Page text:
It's crucial for organizations to be aware of the data sovereignty landscape and understand the legal requirements of the countries involved in their data collection and processing. This includes being knowledgeable about data protection laws, cross-border data transfer restrictions, and appropriate measures to maintain data privacy and security.
Who needs to understand data sovereignty?
Any organization doing business in one or more foreign countries must be aware of data sovereignty laws and regulations in each of the countries in which it operates. Data protection officers (DPOs) are charged with protecting their company's data regardless of location. A DPO ensures a company is in compliance with data sovereignty regulations. Failure to comply with regulations can result in litigation, fines and other costly remedies.
The European Union's General Data Protection Regulation (GDPR) requires that companies that handle the personal data of EU citizens have a DPO on staff. GDPR is an example of how one entity's regulation affects multiple businesses in other countries.
How does data sovereignty work?
Organizations that wish to process and store data in other countries should take the following steps:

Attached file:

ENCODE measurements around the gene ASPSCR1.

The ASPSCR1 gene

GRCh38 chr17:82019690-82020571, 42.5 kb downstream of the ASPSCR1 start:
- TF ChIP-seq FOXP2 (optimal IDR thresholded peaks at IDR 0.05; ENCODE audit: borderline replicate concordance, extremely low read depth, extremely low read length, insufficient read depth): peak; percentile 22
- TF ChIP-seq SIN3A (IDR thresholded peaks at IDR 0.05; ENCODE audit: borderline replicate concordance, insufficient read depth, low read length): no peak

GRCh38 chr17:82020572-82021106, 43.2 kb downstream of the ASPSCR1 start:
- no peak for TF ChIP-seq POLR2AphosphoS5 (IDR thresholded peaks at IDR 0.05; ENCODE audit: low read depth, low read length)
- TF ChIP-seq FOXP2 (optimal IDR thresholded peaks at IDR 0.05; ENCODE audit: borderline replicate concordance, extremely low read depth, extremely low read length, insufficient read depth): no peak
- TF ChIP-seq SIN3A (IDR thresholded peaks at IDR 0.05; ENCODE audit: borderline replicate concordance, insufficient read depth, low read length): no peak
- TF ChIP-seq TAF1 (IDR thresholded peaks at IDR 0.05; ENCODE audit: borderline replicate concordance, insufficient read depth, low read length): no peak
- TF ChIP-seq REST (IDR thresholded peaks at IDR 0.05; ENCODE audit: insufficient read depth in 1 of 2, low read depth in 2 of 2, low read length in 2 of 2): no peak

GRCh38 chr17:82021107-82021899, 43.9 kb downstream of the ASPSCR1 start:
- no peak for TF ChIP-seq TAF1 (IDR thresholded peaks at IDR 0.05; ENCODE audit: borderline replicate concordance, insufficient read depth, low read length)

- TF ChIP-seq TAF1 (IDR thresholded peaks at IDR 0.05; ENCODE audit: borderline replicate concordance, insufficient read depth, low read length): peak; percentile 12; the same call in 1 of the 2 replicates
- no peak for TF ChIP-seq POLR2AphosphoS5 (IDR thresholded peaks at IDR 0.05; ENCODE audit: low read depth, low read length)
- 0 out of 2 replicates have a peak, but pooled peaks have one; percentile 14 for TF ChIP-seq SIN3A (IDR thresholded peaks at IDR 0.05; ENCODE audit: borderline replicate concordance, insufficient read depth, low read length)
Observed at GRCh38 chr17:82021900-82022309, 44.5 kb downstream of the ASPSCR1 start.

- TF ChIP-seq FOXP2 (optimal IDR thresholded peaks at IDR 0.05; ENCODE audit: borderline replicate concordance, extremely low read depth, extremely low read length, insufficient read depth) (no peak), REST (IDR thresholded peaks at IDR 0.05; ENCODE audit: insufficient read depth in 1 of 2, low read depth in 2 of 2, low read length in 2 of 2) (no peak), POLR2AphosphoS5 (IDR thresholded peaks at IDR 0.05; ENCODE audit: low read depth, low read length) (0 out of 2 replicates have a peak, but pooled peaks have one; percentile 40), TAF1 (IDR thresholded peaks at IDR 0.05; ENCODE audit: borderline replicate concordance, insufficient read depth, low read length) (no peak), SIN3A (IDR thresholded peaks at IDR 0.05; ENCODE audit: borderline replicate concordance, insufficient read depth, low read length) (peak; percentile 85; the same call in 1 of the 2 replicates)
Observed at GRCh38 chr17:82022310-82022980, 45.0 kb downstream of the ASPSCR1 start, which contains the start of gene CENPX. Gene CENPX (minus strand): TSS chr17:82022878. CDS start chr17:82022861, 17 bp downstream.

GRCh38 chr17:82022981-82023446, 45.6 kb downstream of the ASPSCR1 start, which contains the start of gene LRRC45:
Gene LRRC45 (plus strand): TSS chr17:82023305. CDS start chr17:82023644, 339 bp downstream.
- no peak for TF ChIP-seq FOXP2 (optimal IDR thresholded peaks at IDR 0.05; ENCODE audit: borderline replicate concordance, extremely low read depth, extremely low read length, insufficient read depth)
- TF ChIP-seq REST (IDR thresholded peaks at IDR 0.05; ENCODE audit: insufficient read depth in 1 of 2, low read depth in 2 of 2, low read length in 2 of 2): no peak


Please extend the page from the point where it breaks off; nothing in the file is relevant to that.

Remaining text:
- Know applicable laws and regulations. Multinational businesses must identify the data sovereignty laws and regulations that affect on-premises and cloud-based data in other countries.
- Communicate with appropriate bodies. These businesses should let the appropriate agency in each foreign country know their data storage, processing and transfer plans. This involves proposing an agreement that permits them to process and store data -- or other related activity -- in each country.
- Hire local experts. It might be necessary to contact firms with expertise in such regulatory agreements. Any organization working with a public cloud service provider or a multi-cloud setup to support its overseas operations should check that the cloud vendor has agreements in place for data processing, storage and transmission in the designated countries.
Cloud computing data sovereignty challenges
The adoption of cloud computing services as well as advances in data storage, such as object storage, have broken down traditional geopolitical barriers. In response, many countries have established regulations for data governance and transborder data flow by amending laws or launching new legislation that specifies where customer data is to be processed and stored.
Cloud service vendors often have data centers in several countries and agreements in place to accommodate international data sovereignty regulations. It's essential to verify that such agreements are in place and that the vendor has in-house data protection specialists overseeing data issues.
It can be difficult for customers to verify that data exists only at allowed geographical locations in a cloud infrastructure. That's why they must trust that their cloud providers are honest and open about where their servers are hosted and that they adhere to service-level agreements that address sovereignty issues.
Learn more about cloud storage data residency and how to ensure you're in compliance with local laws and regulations.